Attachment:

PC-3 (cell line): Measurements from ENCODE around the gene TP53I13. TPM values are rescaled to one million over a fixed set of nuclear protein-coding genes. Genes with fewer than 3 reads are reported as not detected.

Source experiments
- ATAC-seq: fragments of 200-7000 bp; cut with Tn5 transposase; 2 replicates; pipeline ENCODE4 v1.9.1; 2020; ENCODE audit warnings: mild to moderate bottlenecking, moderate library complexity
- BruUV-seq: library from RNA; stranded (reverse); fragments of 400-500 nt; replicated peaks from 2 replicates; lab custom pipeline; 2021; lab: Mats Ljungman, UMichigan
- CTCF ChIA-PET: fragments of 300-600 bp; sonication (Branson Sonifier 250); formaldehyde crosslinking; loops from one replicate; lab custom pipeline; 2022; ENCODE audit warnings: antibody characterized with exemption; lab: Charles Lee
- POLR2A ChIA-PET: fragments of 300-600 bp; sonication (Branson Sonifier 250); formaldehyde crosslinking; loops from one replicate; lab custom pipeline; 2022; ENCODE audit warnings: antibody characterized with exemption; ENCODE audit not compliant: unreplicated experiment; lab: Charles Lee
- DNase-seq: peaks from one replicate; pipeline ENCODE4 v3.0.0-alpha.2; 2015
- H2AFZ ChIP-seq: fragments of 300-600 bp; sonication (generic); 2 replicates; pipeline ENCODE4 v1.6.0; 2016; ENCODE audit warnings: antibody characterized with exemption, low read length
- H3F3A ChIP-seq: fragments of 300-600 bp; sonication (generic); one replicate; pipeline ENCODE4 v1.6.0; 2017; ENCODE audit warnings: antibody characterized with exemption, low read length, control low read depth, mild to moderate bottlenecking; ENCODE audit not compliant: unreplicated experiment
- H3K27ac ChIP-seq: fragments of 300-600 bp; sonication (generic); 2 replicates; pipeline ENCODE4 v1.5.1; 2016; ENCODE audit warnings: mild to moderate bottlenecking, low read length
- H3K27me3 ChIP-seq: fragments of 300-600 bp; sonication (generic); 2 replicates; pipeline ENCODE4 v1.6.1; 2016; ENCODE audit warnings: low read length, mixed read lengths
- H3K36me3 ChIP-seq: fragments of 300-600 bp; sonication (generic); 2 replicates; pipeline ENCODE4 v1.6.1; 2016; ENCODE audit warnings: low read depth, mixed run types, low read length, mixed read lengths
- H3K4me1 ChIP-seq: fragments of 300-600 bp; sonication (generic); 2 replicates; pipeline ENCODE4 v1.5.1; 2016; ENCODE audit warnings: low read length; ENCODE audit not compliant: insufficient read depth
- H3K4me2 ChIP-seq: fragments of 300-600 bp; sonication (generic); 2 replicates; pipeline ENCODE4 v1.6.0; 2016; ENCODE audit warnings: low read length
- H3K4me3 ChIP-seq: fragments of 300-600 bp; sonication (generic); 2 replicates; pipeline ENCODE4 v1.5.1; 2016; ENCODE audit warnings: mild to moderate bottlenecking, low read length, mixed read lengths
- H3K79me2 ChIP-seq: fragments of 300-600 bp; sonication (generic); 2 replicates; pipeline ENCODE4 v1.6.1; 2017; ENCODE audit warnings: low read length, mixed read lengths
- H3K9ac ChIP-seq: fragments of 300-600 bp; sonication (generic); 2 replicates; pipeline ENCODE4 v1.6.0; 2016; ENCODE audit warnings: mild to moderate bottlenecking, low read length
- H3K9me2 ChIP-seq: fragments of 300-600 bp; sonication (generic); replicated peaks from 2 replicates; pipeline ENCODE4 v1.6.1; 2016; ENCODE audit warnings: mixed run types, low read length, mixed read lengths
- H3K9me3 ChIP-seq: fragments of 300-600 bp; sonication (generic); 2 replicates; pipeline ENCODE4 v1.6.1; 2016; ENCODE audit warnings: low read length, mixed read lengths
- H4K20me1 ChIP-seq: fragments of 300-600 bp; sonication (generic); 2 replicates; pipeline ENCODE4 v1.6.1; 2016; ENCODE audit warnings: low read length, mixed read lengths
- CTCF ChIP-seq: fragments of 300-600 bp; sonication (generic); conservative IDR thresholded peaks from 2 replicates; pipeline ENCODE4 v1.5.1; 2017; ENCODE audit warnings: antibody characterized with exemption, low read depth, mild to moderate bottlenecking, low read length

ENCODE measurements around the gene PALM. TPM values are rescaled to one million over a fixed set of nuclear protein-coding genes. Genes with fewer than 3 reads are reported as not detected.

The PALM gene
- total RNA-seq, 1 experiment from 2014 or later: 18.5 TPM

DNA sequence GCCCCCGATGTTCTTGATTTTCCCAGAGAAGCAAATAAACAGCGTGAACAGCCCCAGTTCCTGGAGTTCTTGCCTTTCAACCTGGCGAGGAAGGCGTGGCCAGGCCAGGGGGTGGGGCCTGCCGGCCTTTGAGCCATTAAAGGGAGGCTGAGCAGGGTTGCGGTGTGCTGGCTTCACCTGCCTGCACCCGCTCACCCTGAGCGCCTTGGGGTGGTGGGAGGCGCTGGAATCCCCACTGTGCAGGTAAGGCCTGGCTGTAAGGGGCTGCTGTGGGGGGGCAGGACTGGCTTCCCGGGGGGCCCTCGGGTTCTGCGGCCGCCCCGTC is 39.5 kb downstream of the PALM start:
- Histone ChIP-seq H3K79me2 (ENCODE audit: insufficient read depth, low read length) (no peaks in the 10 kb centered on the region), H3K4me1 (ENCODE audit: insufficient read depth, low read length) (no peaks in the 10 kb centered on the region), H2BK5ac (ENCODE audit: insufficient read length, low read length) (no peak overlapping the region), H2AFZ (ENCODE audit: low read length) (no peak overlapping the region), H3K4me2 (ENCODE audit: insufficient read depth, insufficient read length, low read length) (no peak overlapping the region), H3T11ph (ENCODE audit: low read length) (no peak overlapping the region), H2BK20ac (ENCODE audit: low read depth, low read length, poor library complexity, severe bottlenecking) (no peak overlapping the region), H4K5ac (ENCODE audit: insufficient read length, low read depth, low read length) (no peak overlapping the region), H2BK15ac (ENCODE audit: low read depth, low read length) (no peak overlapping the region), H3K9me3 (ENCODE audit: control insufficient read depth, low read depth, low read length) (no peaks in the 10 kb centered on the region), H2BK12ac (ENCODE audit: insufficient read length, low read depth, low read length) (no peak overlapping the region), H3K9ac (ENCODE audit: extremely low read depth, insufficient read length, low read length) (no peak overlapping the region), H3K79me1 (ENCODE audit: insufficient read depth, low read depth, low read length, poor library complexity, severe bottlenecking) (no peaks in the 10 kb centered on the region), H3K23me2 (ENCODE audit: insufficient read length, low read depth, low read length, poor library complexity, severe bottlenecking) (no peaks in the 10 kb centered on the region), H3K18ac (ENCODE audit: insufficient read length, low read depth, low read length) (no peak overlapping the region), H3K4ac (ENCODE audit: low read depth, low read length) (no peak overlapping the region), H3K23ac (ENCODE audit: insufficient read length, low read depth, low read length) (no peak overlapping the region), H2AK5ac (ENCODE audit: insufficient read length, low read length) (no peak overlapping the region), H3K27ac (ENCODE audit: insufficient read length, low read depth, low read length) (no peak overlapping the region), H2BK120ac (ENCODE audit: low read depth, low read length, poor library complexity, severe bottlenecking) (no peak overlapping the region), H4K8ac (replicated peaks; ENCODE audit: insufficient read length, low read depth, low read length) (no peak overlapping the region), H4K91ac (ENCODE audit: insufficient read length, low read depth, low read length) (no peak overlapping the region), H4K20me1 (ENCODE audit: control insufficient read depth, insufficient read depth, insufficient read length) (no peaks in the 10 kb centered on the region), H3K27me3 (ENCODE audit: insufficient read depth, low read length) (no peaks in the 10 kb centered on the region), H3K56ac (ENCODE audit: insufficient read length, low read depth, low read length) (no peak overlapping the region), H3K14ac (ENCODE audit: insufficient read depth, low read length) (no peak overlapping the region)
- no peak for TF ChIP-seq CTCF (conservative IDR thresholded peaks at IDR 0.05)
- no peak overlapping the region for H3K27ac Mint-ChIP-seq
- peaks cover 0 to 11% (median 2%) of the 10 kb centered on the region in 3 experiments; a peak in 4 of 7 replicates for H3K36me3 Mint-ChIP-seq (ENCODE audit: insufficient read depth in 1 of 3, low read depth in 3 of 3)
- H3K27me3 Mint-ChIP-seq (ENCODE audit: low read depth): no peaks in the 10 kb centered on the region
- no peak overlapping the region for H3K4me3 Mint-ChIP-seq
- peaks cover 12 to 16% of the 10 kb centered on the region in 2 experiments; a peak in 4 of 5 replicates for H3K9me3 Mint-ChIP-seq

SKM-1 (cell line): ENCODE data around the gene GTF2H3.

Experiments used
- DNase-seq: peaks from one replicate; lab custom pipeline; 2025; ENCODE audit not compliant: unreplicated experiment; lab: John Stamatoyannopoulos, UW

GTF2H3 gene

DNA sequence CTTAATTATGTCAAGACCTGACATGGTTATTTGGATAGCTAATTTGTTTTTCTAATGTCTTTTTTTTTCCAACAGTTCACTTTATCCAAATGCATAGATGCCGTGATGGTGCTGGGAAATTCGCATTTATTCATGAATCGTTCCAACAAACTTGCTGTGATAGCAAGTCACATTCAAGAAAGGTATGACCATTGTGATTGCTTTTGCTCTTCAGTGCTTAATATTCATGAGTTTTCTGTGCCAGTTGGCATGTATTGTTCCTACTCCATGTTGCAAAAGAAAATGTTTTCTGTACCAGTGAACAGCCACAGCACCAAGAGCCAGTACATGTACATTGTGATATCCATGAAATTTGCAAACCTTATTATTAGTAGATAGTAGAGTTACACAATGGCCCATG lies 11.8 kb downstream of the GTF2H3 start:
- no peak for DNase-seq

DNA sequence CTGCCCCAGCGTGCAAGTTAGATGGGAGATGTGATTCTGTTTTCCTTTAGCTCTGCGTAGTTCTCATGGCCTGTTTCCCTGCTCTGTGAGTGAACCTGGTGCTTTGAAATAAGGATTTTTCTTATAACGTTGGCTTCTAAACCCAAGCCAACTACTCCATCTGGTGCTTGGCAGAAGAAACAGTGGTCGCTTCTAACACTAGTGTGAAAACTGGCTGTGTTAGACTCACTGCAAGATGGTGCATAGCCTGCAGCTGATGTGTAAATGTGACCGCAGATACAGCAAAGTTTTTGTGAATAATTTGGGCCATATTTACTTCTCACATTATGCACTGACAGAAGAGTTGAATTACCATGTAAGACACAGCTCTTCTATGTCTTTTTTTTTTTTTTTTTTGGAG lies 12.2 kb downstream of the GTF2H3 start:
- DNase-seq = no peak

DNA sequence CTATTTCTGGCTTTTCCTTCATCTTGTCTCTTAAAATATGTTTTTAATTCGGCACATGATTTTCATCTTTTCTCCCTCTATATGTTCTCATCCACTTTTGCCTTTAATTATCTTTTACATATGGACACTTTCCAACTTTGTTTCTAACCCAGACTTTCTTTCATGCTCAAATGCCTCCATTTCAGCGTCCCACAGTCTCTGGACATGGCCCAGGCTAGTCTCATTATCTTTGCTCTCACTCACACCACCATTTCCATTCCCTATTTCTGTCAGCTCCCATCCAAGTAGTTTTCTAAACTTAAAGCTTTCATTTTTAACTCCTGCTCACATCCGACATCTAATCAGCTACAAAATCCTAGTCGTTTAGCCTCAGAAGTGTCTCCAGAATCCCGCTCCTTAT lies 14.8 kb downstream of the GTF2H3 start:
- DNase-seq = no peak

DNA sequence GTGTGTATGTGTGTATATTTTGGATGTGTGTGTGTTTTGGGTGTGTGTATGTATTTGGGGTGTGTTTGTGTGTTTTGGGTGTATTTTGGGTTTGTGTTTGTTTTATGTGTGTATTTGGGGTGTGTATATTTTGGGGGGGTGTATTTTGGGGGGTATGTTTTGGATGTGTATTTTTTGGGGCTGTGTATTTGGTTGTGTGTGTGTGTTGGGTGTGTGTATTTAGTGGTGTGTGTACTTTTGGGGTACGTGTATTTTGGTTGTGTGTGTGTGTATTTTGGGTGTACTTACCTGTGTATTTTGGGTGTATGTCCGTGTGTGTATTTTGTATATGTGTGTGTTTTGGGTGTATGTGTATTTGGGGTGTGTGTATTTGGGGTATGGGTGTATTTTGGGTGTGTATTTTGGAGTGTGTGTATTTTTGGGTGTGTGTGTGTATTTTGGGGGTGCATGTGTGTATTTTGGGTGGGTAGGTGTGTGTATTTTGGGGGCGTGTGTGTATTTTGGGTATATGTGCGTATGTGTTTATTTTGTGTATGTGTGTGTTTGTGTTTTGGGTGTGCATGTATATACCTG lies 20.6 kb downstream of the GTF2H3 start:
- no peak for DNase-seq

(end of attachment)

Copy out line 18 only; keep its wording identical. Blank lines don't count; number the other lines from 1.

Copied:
- H3K9me2 ChIP-seq: fragments of 300-600 bp; sonication (generic); replicated peaks from 2 replicates; pipeline ENCODE4 v1.6.1; 2016; ENCODE audit warnings: mixed run types, low read length, mixed read lengths